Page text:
If you have something that you don’t want anyone to know, maybe you shouldn’t be doing it in the first place.
- Eric Schmidt
This is Schmidt verbalizing conventional moralistic nonsense, which would be fine if he were just another private citizen, although it is conservative mumbo jumbo.
The problem is that he is the head of Google, who potentially could amass damaging evidence about people’s unconventional interests, unpopular political views, or who knows what. If the moral philosophy of Google turns out to be ‘don’t do anything that you wouldn’t want your grandmother, your boss, or the IRS to know about’ then we have the possibility of bad privacy/publicy decisions from Google.
We are not owed the right of privacy and publicy conditionally, only if we don’t do, or think, or say something that would offend the general population. We have these rights unconditionally, and Google’s chief executive officer should studiously avoid and comments that suggest these rights are granted to us by governments, society, or corporate behemoths. These are inalienable rights, not open to tinkering, and especially not open to being rolled by political force.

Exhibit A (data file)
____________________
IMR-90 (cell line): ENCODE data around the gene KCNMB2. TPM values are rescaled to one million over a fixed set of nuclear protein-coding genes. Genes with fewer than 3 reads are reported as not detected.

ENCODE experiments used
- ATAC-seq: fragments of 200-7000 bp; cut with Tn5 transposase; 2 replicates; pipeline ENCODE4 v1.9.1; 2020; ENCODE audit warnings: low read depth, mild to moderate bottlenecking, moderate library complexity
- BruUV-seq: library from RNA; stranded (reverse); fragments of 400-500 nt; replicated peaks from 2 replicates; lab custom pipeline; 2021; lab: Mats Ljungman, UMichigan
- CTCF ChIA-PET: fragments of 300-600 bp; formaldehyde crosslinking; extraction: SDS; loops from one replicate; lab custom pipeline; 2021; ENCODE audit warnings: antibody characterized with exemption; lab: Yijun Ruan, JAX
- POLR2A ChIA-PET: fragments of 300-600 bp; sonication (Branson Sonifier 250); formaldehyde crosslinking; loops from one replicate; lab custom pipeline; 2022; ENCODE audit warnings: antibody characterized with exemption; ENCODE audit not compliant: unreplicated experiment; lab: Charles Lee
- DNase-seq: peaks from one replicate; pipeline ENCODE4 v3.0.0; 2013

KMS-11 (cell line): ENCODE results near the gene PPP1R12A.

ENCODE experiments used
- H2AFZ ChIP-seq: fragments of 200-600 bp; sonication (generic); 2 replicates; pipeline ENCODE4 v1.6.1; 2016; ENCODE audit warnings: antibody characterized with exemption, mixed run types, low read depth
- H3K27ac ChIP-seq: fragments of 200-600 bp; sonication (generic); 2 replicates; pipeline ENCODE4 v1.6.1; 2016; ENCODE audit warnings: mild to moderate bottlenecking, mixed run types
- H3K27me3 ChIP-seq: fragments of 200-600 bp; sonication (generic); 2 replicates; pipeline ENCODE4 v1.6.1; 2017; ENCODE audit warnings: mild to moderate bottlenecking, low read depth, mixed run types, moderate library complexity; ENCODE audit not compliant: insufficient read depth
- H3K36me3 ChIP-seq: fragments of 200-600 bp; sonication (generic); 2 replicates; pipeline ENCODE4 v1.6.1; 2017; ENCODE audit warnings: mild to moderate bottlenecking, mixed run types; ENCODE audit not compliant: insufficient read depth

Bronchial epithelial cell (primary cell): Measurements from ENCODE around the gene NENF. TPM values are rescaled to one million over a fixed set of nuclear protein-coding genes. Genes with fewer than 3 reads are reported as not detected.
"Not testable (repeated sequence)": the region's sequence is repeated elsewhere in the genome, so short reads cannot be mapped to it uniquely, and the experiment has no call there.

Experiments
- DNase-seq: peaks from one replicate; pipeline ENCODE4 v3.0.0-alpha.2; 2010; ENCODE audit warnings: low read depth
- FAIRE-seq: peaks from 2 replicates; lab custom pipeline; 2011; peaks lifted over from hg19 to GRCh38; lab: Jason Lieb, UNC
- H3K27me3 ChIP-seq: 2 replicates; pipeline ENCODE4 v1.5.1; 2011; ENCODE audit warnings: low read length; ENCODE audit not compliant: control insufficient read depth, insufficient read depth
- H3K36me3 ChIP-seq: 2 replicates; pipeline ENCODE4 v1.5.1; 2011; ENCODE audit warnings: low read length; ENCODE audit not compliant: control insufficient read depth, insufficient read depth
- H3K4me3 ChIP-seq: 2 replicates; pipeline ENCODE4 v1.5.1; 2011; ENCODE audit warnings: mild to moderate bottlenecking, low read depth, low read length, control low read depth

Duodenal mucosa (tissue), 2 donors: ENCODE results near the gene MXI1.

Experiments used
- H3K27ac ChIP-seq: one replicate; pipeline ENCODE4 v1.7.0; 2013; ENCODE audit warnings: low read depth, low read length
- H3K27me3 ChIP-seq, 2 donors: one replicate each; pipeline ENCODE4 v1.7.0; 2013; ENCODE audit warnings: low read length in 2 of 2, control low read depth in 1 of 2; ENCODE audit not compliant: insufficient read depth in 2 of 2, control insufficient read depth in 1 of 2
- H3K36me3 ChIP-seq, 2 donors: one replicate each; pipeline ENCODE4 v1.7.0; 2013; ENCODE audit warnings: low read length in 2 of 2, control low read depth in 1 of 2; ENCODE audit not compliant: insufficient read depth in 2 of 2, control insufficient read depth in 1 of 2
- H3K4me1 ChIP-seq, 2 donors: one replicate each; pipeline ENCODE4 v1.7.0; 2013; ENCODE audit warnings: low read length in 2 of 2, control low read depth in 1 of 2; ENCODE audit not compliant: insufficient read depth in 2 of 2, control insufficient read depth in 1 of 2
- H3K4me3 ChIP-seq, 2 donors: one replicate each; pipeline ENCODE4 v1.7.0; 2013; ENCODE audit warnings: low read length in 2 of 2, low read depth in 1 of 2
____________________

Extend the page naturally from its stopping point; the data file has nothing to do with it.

- Schmidt’s “Just Move” Joke About Google Street View & How It Went Missing (Danny Sullivan/Search Engine Land) (techmeme.com)
- When Your CEO Suggests Moving In Response To Privacy Questions, Time For A New CEO (techdirt.com)
- The Creepiest TV Moments of Google’s CEO [Video] (gawker.com)
- Google’s Schmidt apologizes for latest weird non-joke (news.cnet.com)
Web anthropologist, futurist, author. My focus is the future, and the tectonic forces pushing business, media, and society into an unclear and accelerating future. more.
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